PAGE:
And so the incredible significance of all of this, this is a bodily resurrection, Jesus Christ has a body. Not “had” a body. I'm always perplexed by how Christians stumble on this. He didn't take it up for a little while, I hope you realize that, he still got it. He's still in his resurrection body, the same body that ascended is coming back down from heaven. He's still in his resurrection body, and it still has flesh and bones. You know what that means? We're going to too. We're gonna have resurrection bodies. And the resurrection, I tell you, is the only true cure there is for the diseases of the world, whether cancer or AIDS or diabetes, all of them find their true and final perfect cure in the resurrection of the body. Amen and hallelujah.
You're going to have through faith in Christ a resurrection body, and it's gonna have flesh and bones. And that body needs a place, and so you're going to go to a place prepared for you, it's called the new heaven and the new earth, the new Jerusalem. It is gonna be a city. It's gonna be glorious, and those resurrected feet of yours are gonna walk on a resurrected earth. And your resurrected eyes are going to see the resurrected Lord. And you're gonna walk hand-in-hand with him and you'll be able to touch his hand and hear his voice. And you'll be able to eat the food that he serves at his table. Oh, how sweet will it be, to be in resurrection bodies then. That's what we believe.
Away then with all of those wispy, mystical, out-of-body views of heaven, sitting on a cloud forever and strumming on the harps. How long can you do that? I bet you're thinking, okay, God's gonna give you some kind of a spiritual lobotomy, so that you'll actually like doing that for eternity, nothing of this sort. We are going into a majestic and beautiful physical resurrected world, and we will be in resurrected bodies, all of us. Made like him, like him we rise. Hallelujah. Our's the cross, the grave, the skies, isn't that awesome?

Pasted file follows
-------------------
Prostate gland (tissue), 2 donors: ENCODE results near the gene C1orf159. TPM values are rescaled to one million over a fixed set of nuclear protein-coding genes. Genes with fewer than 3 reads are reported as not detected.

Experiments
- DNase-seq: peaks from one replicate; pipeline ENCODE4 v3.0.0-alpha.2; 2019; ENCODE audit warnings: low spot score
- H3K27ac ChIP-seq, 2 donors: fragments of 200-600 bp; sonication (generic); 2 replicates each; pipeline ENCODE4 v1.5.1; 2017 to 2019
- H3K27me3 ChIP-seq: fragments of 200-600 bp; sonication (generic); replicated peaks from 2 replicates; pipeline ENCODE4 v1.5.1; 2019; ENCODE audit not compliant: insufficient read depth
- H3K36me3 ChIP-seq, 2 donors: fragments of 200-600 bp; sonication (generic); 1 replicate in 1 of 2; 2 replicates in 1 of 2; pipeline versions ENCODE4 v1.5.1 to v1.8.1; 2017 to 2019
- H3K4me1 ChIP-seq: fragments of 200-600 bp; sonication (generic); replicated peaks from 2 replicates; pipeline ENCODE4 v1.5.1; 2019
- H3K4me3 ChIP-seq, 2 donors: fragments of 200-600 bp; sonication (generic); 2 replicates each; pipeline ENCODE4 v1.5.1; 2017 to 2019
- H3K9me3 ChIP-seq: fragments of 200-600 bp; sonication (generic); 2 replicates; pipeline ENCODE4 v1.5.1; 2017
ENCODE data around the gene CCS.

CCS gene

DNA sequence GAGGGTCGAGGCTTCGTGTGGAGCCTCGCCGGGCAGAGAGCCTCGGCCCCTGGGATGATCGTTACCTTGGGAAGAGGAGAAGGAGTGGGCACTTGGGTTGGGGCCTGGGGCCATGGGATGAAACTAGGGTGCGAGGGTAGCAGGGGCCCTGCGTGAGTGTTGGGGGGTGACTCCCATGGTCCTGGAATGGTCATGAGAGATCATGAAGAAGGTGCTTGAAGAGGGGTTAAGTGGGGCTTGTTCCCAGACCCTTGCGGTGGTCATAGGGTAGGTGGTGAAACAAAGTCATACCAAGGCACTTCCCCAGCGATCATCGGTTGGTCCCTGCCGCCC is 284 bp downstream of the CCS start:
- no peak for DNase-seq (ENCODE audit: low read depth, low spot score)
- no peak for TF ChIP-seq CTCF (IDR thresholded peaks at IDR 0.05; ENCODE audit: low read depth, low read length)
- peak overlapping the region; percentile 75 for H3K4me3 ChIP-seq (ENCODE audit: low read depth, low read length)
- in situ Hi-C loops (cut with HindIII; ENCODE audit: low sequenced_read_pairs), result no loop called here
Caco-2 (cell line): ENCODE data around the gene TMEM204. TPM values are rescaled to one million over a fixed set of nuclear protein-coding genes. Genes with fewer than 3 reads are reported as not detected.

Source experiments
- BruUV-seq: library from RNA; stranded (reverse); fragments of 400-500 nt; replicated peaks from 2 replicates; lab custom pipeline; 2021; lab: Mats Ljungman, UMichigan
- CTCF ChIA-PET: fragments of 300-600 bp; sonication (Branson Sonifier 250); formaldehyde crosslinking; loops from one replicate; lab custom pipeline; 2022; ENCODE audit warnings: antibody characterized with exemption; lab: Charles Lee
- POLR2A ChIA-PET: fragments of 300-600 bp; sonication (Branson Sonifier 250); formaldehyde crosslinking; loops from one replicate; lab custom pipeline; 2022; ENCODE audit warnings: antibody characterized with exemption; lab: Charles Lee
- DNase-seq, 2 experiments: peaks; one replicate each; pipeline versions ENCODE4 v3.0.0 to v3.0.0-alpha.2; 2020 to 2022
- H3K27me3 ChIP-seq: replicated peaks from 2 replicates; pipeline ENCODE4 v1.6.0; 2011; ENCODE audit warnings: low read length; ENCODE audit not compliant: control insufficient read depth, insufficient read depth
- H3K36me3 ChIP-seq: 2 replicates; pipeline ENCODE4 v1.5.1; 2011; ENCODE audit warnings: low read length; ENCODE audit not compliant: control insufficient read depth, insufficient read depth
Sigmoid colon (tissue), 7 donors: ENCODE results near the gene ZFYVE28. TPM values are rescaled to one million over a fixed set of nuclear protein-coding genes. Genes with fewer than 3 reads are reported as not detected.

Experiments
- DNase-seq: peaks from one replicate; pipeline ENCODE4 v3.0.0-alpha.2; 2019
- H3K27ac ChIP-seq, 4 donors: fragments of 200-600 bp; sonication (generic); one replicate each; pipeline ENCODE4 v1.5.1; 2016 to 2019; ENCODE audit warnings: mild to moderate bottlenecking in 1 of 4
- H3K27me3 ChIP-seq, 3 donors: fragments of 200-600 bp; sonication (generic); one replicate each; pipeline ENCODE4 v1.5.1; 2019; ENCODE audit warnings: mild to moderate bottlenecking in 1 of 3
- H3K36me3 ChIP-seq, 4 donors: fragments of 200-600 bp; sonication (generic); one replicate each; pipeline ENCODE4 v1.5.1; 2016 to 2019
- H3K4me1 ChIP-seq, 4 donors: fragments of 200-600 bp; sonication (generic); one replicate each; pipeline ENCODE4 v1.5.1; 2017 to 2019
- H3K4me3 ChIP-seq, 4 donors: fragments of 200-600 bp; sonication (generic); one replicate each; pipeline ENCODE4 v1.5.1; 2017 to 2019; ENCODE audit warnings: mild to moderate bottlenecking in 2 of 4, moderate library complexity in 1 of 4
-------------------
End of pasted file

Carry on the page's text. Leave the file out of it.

The Evidence of Taste
And then we have the evidence of taste. Now, don't misunderstand me. They didn't taste Jesus. I know it says, taste and see that the Lord is good, I don't see any of that. But Jesus tasted the broiled fish. He actually took some food and ate it while they still did not believe, because of joy and amazement. He asked them, “Do you have anything here to eat?” And they gave him a piece of broiled fish.
And he took it and ate it in their presence. As they still struggled with doubt, more about that, in a moment, Christ gives them more evidence. He actually eats in their presence, a piece of broiled fish. And another manuscript adds that he ate a piece of honeycomb as well, but in any case, he eats physical food. Physical food. What could be more physical than this?
Now, there's a great deal of mystery involved in this, but I do think it's significant that many of Jesus's post-resurrection encounters with his apostles has to do with food. There's this encounter where he's eating broiled fish and then in John 21, he actually makes them a breakfast of broiled fish. He sits down with those two disciples on the road to Emmaus and breaks bread, there's no evidence in the text that he ate but he could have. And then in Acts 1:4, in that section where it talks about his training of them for the 40 days before his ascension, it said once while he was eating with them, he gave them this command, et cetera. So Jesus is eating with the disciples. How physical is this? The evidence of their senses was this: Jesus has been physically raised from the dead. They saw it with their eyes, they heard it with their ears, their bodies, their senses told them Christ is alive.